Crews still working to remove residents from Lake Worth nursing home

Local and state authorities are still working to evacuate all remaining residents out of the Lake Worth nursing home after dozens of residents tested positive for COVID-19.

Multiple agencies, including Texas Health and Human Services and MedStar, have been working all week to relocate residents to other facilities in the area.

They’re still working to transport 24 remaining residents, but with the ongoing investigation and safety precautions being taken, the process has been slow. 

“The biggest challenge that we’ve had for the last 24 hours we’ve been working on this project is the coordination with various agencies,” said Matt Zavadsky, with MedStar.

RELATED: Lake Worth nursing home residents removed while state investigates COVID-19 'compliance issues'

After working into the night Wednesday, MedStar crews returned Thursday morning to continue evacuating dozens of residents at the Lake Worth nursing home, along with all of their belongings and medication. 

“We’ve got state agencies and a number of different organizations that are coordinating the moves of these patients, probably for a rather long period,” Zavadsky said. “Getting all the paperwork, all the documentation, getting the acceptance at all the facilities, takes time.”

Texas Health and Human Services officials would only say they are investigating “compliance issues,” but sources have told FOX4 the facility had poor conditions and there weren’t nearly enough caregivers to care for the needs of all the residents, including approximately 25 who tested positive for COVID-19.

“All the personnel are using full personal protective equipment because we’re assuming every patient here could be coronavirus positive,” Zavadsky added.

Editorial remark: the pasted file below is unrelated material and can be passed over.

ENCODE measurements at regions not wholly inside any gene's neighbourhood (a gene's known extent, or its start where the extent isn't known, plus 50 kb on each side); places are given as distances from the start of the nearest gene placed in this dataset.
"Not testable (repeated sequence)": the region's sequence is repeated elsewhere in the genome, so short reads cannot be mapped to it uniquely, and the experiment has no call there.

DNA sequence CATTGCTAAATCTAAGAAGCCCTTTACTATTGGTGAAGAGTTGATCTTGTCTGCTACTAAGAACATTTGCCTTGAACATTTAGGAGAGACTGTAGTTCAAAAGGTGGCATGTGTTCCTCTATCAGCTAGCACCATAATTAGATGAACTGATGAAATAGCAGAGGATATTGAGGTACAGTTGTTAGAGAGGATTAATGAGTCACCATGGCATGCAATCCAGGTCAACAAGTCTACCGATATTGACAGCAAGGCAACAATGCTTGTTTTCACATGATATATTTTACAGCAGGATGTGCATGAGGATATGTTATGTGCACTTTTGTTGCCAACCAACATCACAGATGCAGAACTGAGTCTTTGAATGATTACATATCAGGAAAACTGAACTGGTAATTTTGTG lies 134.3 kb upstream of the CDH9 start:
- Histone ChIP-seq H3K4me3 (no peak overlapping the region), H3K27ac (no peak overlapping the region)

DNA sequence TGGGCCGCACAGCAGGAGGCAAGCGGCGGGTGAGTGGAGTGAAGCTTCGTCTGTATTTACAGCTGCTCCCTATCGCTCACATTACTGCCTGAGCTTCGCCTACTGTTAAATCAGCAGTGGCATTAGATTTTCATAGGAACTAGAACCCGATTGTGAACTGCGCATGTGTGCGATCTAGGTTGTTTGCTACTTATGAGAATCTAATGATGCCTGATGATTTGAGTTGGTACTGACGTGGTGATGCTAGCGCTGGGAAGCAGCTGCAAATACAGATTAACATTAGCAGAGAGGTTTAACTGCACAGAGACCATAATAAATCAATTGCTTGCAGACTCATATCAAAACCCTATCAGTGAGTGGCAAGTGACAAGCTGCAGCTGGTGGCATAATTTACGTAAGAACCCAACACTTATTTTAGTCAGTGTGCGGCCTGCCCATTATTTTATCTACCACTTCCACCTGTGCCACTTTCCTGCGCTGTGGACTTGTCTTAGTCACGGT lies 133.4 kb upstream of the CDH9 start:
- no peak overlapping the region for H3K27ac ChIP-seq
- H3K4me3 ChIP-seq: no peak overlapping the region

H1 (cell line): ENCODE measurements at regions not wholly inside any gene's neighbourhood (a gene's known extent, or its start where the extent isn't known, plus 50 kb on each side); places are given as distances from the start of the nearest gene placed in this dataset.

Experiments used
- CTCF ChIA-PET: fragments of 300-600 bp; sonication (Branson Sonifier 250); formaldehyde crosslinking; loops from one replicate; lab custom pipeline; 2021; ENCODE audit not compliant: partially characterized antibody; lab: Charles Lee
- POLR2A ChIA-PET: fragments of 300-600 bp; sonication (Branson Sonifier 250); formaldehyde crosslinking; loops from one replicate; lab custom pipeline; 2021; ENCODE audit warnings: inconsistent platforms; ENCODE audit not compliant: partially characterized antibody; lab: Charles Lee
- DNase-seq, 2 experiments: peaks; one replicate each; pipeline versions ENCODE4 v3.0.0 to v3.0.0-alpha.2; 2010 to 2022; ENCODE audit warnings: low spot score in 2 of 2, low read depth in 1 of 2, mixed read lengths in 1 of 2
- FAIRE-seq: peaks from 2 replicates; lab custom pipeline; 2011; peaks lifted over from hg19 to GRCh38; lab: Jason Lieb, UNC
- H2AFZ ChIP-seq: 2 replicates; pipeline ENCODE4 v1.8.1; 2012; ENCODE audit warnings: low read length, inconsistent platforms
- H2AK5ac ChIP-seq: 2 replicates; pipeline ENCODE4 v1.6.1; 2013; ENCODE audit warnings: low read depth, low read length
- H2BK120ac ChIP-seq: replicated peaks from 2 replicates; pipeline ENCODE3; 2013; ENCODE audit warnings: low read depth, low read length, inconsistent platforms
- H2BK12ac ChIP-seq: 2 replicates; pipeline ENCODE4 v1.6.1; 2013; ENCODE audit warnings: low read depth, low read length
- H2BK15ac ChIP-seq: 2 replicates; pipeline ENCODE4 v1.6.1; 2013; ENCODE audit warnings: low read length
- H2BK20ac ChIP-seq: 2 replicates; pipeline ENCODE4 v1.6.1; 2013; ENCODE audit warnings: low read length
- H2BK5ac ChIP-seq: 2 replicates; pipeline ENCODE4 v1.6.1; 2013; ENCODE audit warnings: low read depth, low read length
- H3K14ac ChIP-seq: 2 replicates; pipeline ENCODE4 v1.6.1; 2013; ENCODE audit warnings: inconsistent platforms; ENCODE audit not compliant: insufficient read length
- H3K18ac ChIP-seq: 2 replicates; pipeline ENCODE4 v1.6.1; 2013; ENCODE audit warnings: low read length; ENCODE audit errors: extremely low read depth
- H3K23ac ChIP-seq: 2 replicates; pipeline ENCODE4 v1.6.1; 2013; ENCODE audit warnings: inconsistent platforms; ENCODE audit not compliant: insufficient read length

The state’s most recently available inspection, which is from August 2019, revealed 15 violations, including the facility failing to provide proper housekeeping and maintenance, failing to allow residents to choose their own activities, schedules, and healthcare, and failing to develop an emergency preparedness and response plan.

The report described all of the violations as having a minimal potential for actual harm.

What is not clear is whether it was the COVID-19 cases, staffing shortages, or a combination of both that prompted the relocation.

State health officials said their survey team is investigating the facility’s “compliance with all relevant health and safety rules.”

Moving forward, the state has the power to revoke the facility’s license or take other enforcement measures, but officials said that all depends on what they find in their investigation. 

“Once the final 24 today are transferred to other facilities, there will no longer be any patients in this facility and that’ll be determined by the state to determine if anyone comes back to this facility,” Zavadsky explained.

The state sent in additional staff and medical personnel to help care for residents as they wait for their evacuation. 

They had originally aimed to be done by 4 p.m. Thursday.

The facility’s owner and operator has not publicly commented, and attempts to reach them were unsuccessful.